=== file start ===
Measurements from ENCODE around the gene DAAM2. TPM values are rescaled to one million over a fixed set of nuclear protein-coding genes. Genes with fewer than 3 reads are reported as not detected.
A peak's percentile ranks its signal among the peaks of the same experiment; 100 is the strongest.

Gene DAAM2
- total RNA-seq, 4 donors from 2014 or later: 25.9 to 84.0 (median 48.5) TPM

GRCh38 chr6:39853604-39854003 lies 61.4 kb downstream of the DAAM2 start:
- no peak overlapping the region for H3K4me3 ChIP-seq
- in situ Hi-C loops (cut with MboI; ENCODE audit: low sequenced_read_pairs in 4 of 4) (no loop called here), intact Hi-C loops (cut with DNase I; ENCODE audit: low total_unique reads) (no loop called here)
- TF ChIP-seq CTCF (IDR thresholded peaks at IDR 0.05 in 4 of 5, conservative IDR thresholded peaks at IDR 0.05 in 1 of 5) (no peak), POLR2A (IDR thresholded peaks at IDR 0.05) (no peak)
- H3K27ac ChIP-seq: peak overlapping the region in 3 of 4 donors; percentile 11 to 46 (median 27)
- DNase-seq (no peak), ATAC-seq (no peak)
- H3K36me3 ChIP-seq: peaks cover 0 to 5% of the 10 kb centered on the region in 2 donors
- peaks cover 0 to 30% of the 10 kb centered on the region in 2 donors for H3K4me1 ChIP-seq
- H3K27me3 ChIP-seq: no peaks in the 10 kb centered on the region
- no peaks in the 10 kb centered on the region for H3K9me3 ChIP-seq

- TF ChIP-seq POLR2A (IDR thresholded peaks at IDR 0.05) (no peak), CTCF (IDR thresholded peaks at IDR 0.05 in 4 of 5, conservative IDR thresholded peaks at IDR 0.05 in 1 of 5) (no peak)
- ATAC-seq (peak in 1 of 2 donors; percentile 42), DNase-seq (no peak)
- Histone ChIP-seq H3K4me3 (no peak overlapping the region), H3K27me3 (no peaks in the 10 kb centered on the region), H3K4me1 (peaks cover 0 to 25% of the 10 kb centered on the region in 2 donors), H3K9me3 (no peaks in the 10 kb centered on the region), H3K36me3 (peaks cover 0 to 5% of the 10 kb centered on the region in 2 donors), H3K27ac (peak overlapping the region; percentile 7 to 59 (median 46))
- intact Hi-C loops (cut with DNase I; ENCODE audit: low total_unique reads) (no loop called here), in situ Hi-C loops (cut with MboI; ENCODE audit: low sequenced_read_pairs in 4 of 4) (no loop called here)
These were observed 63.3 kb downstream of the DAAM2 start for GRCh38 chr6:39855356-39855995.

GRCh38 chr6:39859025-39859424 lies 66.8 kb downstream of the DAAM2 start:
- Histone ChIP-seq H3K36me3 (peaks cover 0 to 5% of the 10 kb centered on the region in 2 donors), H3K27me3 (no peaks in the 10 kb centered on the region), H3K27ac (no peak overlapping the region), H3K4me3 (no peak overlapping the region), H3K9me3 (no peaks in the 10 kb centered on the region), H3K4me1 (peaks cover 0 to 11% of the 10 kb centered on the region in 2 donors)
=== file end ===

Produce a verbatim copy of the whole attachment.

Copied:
Measurements from ENCODE around the gene DAAM2. TPM values are rescaled to one million over a fixed set of nuclear protein-coding genes. Genes with fewer than 3 reads are reported as not detected.
A peak's percentile ranks its signal among the peaks of the same experiment; 100 is the strongest.

Gene DAAM2
- total RNA-seq, 4 donors from 2014 or later: 25.9 to 84.0 (median 48.5) TPM

GRCh38 chr6:39853604-39854003 lies 61.4 kb downstream of the DAAM2 start:
- no peak overlapping the region for H3K4me3 ChIP-seq
- in situ Hi-C loops (cut with MboI; ENCODE audit: low sequenced_read_pairs in 4 of 4) (no loop called here), intact Hi-C loops (cut with DNase I; ENCODE audit: low total_unique reads) (no loop called here)
- TF ChIP-seq CTCF (IDR thresholded peaks at IDR 0.05 in 4 of 5, conservative IDR thresholded peaks at IDR 0.05 in 1 of 5) (no peak), POLR2A (IDR thresholded peaks at IDR 0.05) (no peak)
- H3K27ac ChIP-seq: peak overlapping the region in 3 of 4 donors; percentile 11 to 46 (median 27)
- DNase-seq (no peak), ATAC-seq (no peak)
- H3K36me3 ChIP-seq: peaks cover 0 to 5% of the 10 kb centered on the region in 2 donors
- peaks cover 0 to 30% of the 10 kb centered on the region in 2 donors for H3K4me1 ChIP-seq
- H3K27me3 ChIP-seq: no peaks in the 10 kb centered on the region
- no peaks in the 10 kb centered on the region for H3K9me3 ChIP-seq

- TF ChIP-seq POLR2A (IDR thresholded peaks at IDR 0.05) (no peak), CTCF (IDR thresholded peaks at IDR 0.05 in 4 of 5, conservative IDR thresholded peaks at IDR 0.05 in 1 of 5) (no peak)
- ATAC-seq (peak in 1 of 2 donors; percentile 42), DNase-seq (no peak)
- Histone ChIP-seq H3K4me3 (no peak overlapping the region), H3K27me3 (no peaks in the 10 kb centered on the region), H3K4me1 (peaks cover 0 to 25% of the 10 kb centered on the region in 2 donors), H3K9me3 (no peaks in the 10 kb centered on the region), H3K36me3 (peaks cover 0 to 5% of the 10 kb centered on the region in 2 donors), H3K27ac (peak overlapping the region; percentile 7 to 59 (median 46))
- intact Hi-C loops (cut with DNase I; ENCODE audit: low total_unique reads) (no loop called here), in situ Hi-C loops (cut with MboI; ENCODE audit: low sequenced_read_pairs in 4 of 4) (no loop called here)
These were observed 63.3 kb downstream of the DAAM2 start for GRCh38 chr6:39855356-39855995.

GRCh38 chr6:39859025-39859424 lies 66.8 kb downstream of the DAAM2 start:
- Histone ChIP-seq H3K36me3 (peaks cover 0 to 5% of the 10 kb centered on the region in 2 donors), H3K27me3 (no peaks in the 10 kb centered on the region), H3K27ac (no peak overlapping the region), H3K4me3 (no peak overlapping the region), H3K9me3 (no peaks in the 10 kb centered on the region), H3K4me1 (peaks cover 0 to 11% of the 10 kb centered on the region in 2 donors)